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## Microsoft Excel 2016 Nested ‘IF’ Formula

In our last video, we covered how to use “IF” formula in Microsoft Excel 2016. The IF formula allows you to ask a cell in a spreadsheet if a statement is true or false. This basic formula will allow you to build complex calculators in Excel which will help you be more efficient in your work.

In this video, we will dive deeper into Excel IF formula’s to show you how to ask if more than one statement is true or false. A good example of this would be calculating A, B, C or D grades for a class of students. In this example, you would need to print a letter grade for a score that each student received on a test. Here, a letter would represent a score between two numbers and the IF formula would need to check which statement was true and which was false.

This is a slightly more complex use of the IF formula, however, with a little practice, you will find that this formula can save you from a lot of data entry and additional work.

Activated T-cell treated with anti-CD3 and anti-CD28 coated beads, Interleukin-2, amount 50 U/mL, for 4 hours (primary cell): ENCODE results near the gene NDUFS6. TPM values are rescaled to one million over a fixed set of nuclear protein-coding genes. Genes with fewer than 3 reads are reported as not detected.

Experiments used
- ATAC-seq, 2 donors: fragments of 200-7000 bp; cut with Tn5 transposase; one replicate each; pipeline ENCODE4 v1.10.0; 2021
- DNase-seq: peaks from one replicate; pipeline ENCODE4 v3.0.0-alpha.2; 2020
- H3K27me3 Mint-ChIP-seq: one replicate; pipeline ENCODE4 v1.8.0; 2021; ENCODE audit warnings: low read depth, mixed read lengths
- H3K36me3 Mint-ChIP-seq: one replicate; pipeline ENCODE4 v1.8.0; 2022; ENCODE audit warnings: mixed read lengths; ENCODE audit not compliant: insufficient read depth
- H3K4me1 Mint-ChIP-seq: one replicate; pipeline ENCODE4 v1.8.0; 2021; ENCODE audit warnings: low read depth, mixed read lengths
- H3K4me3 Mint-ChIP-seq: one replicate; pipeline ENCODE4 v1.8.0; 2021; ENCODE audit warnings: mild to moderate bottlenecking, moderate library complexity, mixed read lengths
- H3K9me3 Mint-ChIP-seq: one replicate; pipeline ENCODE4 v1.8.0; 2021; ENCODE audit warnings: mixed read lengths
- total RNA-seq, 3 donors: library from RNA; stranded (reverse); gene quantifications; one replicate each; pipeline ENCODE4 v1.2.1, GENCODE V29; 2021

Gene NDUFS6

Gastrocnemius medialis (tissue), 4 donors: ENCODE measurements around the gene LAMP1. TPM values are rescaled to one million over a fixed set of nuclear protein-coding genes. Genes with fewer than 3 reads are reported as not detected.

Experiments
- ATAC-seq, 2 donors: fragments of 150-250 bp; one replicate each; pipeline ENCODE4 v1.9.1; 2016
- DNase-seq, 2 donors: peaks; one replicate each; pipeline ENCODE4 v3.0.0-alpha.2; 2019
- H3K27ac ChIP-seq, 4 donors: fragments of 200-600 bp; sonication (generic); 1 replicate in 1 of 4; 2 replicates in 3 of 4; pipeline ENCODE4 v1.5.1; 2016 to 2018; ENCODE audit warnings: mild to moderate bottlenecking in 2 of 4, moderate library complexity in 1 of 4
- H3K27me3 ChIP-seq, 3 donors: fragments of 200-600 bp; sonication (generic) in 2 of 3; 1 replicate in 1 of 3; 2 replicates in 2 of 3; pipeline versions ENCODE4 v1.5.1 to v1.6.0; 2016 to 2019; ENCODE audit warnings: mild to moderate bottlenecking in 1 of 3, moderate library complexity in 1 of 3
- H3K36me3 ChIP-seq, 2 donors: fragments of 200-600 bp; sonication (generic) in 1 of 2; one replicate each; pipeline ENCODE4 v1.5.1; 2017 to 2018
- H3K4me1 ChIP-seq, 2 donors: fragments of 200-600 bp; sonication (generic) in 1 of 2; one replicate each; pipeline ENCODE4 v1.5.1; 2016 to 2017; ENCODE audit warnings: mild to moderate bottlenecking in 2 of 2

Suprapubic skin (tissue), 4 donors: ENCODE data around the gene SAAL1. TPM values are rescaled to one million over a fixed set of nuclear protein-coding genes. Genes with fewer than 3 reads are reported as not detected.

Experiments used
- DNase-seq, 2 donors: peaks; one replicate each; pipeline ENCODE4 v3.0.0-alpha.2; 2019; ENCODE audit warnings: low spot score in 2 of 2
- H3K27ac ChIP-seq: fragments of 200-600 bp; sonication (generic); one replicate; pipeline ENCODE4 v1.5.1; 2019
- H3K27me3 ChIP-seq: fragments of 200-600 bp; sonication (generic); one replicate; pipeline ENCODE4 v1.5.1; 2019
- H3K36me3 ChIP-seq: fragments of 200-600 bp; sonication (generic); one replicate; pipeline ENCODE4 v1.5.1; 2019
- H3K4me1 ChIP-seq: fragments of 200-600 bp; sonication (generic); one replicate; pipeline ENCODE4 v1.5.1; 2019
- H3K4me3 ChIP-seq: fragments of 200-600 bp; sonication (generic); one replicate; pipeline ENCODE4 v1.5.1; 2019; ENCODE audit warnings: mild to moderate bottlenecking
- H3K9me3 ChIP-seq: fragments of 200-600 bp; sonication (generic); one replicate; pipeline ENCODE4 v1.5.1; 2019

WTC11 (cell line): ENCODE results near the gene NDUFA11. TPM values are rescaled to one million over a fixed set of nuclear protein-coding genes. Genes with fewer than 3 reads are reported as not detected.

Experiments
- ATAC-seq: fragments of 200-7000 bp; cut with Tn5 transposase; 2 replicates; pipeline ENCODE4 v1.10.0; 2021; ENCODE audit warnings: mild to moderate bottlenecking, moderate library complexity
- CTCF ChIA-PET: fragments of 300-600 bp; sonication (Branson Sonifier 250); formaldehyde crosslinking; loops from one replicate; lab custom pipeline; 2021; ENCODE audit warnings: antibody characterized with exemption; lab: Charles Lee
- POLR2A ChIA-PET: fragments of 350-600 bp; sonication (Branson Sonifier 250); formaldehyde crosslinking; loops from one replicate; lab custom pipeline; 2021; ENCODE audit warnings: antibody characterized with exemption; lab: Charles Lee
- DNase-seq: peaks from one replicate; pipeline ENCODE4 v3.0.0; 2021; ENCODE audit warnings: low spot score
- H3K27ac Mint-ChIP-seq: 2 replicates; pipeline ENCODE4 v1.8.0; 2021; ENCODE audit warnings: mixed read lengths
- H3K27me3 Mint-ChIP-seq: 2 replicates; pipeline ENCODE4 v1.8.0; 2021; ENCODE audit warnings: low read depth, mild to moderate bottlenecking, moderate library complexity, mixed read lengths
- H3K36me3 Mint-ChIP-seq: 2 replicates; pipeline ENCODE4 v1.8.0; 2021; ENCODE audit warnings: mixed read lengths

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## How To Use Microsoft Excel 2016 “IF” Formula

One of the most powerful functions of Microsoft Excel 2016 is the logical formula. Especially the “IF” formula. The IF formula is a way for you to apply logic to your spreadsheet cells to make customized calculations just by entering data. It takes a little practice but once you get used to this function you will be able to build complex calculators simply by using the IF formula.
IF formulas look to see if a statement is True or False. If the statement is true the logical formula produces one calculation. If the statement if False then it produces another calculation.
In this video, we will review a few of the operators that allow you to use the IF logic effectively. These operators include equal to, greater than, less than, greater than or equal to, less than or equal to and the not equal to. Using these operators, you will be able to manipulate the IF formula for most any calculation.
This may seem complex but once you understand the format used to build this formula it is really quite simple. It will help to start by understanding what you want the calculation to do. The best way to do that is to write out what you want to calculate. An example of this would be “IF the number is greater than or equal to 100, print yes. Otherwise, print no.” Setting this formula for any cell will allow Excel to apply logic and make a quick calculation.